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CHARLES G WHEELER

From his earliest recollections Charles G. Wheeler, a popular and widely-known citizen of Center township, Atchison county, has been identified with this section of the state, its development and increasing prosperity. At various times he has been honored with local positions of trust and responsibility and, as is well known, he has always discharged the duties devolving upon him with fidelity and excellent judgment.

His father, Joshua Wheeler, was born in the town of Olney, Buckinghamshire, England, February 22, 1827, a son of George R. Wheeler, who was a watchmaker by trade. At the age of seventeen years Joshua Wheeler bade adieu to the land of his birth and sailed for the United States, where he believed that better opportunities awaited him, and so it proved. Arriving here he spent several years in New Jersey, after which he went to Illinois, where he married Maria Reynolds, who also was born in Olney, England, and whom he had known from childhood. She came to this country to marry him. In 1857 the young couple came to Kansas, purchasing a claim in this township, and there they erected a log cabin and proceeded to improve their property. They suffered numerous privations and the hardships incident to pioneer life and in addition thereto the struggle between the slavery and anti-slavery factions on this border rendered the lives of the settlers insecure. Feeling waxing more intense men arrayed themselves upon one side or the other, and Mr. Wheeler took a prominent part for the Union. For many years he was an important figure in local politics, being a stalwart Republican after that party's organization, and being chosen by his neighbors and friends as their representative in the state senate. His useful life, spanning nearly the allotted three-score and ten years of the Psalmist, came to a peaceful close in 1896. Possessing a fine physique and weighing about one hundred and eighty pounds, he commanded the respect of all who knew him and by his frank, genial manner readily won friends. His widow, who was a true helpmate throughout his early struggles and later perplexities, survives him and still remains on the old homestead, now being in her seventy-eighth year. Two of her children died in infancy and were buried in Illinois, and Addie, now Mrs. L. F. Randolph, resides in Nortonville, Kansas.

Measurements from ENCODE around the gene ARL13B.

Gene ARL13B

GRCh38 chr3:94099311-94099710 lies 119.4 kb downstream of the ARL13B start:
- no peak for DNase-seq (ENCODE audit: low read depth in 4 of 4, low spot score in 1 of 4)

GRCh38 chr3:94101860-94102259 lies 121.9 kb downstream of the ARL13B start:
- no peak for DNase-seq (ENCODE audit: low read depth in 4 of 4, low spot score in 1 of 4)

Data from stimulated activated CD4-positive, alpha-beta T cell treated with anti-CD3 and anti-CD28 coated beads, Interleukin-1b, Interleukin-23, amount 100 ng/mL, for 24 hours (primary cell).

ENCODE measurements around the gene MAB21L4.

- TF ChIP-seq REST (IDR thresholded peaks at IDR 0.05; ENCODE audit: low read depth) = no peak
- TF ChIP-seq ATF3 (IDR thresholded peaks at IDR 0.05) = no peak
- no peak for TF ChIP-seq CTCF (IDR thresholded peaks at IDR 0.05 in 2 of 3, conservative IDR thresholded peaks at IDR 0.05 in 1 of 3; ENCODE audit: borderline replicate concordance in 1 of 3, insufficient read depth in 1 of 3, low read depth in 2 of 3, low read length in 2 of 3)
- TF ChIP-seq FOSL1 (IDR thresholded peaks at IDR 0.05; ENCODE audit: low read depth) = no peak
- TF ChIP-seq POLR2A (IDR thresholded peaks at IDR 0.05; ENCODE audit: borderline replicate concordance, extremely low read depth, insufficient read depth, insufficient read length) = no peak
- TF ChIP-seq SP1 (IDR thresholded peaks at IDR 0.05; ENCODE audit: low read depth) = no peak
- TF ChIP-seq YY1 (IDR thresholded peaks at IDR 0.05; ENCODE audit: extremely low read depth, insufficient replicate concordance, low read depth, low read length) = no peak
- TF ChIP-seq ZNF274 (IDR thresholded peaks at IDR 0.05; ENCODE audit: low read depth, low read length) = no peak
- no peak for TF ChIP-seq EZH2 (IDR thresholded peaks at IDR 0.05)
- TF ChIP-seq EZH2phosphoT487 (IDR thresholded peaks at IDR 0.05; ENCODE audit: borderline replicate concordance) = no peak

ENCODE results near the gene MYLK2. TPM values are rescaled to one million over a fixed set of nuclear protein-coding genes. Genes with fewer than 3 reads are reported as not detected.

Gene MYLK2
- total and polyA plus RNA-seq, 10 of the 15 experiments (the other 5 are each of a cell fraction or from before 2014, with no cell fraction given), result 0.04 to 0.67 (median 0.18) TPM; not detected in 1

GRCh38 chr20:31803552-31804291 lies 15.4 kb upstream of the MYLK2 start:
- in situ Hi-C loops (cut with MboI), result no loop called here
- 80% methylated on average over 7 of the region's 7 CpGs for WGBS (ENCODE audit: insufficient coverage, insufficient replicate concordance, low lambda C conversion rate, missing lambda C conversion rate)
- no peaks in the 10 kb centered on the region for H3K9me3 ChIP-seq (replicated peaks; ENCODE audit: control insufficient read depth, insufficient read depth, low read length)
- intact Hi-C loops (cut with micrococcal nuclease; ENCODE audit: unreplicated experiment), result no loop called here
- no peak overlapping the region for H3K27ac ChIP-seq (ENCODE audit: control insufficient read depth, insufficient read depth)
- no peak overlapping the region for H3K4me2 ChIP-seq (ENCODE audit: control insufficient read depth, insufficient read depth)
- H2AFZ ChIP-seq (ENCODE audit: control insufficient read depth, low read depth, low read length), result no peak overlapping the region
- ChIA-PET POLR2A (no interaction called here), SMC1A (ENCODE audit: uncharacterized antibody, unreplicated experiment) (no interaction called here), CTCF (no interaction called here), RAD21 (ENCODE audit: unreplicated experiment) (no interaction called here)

Charles G. Wheeler was born at Farmington, Illinois, March 18, 1854, and ever since he was three years of age he has lived in Kansas. His education was obtained in the public schools here and on the old homestead he early learned to make himself generally useful. After attaining his majority he commenced the struggle for an independent livelihood and has succeeded so well that he now owns three hundred acres in Center township. This property is kept under fine cultivation and yields abundant crops in return for the judiciously expended labors of the owner. He has made substantial improvements, including a pleasant modern residence and other commodious farm buildings.

In 1881 Mr. Wheeler married Augusta Stillman, who was born in Albion, Wisconsin. She was educated and reared in Illinois and her parents, Nelson and Rose (Burdick) Stillman, now live in Nortonville, Kansas. Five children have been born to Mr. and Mrs. Wheeler, namely: Mabel E., who is attending the high school at Nortonville; Vernette A., Edwin L., Helen B. and Ernest R. The family attend the Seventh Day Baptist church near their home.

In his political opinions Mr. Wheeler is a Republican. For five years he served as the township treasurer and at present he is acting in the capacity of trustee of the county high school. He belongs to several fraternal organizations, including the Modern Woodmen of America and the Royal Neighbors. He is well posted on all of the leading topics of the day.